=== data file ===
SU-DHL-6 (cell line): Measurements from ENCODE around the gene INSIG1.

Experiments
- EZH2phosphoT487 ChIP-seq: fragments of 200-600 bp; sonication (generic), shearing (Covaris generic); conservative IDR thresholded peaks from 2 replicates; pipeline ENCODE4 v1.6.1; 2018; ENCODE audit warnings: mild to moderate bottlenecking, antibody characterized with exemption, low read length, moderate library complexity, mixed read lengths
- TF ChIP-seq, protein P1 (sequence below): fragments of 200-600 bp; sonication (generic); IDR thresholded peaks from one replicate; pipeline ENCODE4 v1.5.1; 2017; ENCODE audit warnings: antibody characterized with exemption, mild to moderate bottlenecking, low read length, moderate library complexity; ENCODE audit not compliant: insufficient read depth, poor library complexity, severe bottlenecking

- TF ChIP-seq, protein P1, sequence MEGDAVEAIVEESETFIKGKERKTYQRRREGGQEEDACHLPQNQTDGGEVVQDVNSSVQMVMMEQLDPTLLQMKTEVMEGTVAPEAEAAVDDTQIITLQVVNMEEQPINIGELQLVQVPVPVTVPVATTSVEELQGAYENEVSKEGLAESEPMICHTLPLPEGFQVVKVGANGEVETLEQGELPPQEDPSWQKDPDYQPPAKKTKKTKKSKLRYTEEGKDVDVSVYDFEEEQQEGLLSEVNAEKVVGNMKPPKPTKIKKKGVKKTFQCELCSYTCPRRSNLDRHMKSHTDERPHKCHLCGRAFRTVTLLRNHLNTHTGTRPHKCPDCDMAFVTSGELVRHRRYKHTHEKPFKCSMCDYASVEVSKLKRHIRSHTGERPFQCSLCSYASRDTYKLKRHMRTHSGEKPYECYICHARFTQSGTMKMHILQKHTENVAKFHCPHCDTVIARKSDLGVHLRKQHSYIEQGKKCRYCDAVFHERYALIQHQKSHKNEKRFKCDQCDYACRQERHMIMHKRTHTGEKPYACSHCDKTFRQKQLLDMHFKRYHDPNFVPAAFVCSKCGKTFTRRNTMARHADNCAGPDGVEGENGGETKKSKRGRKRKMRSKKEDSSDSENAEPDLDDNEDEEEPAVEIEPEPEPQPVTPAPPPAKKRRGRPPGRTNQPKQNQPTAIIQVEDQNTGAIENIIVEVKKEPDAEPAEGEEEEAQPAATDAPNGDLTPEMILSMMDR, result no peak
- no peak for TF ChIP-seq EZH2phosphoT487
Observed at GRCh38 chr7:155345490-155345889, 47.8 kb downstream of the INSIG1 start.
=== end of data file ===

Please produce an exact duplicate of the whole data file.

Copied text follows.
SU-DHL-6 (cell line): Measurements from ENCODE around the gene INSIG1.

Experiments
- EZH2phosphoT487 ChIP-seq: fragments of 200-600 bp; sonication (generic), shearing (Covaris generic); conservative IDR thresholded peaks from 2 replicates; pipeline ENCODE4 v1.6.1; 2018; ENCODE audit warnings: mild to moderate bottlenecking, antibody characterized with exemption, low read length, moderate library complexity, mixed read lengths
- TF ChIP-seq, protein P1 (sequence below): fragments of 200-600 bp; sonication (generic); IDR thresholded peaks from one replicate; pipeline ENCODE4 v1.5.1; 2017; ENCODE audit warnings: antibody characterized with exemption, mild to moderate bottlenecking, low read length, moderate library complexity; ENCODE audit not compliant: insufficient read depth, poor library complexity, severe bottlenecking

- TF ChIP-seq, protein P1, sequence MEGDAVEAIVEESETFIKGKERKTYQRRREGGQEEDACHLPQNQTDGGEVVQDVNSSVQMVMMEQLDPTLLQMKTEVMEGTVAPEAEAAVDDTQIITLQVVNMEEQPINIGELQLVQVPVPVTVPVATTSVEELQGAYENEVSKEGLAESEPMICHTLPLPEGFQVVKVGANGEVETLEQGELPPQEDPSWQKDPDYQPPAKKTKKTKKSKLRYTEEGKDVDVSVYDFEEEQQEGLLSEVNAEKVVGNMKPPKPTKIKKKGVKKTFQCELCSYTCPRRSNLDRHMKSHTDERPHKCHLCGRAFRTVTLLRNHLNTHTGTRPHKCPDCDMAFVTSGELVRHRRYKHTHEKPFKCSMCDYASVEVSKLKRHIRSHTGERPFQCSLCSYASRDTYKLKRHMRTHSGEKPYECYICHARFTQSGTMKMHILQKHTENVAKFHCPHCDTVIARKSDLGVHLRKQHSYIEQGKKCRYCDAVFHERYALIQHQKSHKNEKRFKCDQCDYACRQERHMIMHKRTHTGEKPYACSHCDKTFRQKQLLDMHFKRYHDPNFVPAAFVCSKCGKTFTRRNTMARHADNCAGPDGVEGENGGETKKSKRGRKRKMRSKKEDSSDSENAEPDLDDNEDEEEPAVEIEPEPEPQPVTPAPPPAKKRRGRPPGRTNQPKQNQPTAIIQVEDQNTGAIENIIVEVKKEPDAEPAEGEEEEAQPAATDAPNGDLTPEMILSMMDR, result no peak
- no peak for TF ChIP-seq EZH2phosphoT487
Observed at GRCh38 chr7:155345490-155345889, 47.8 kb downstream of the INSIG1 start.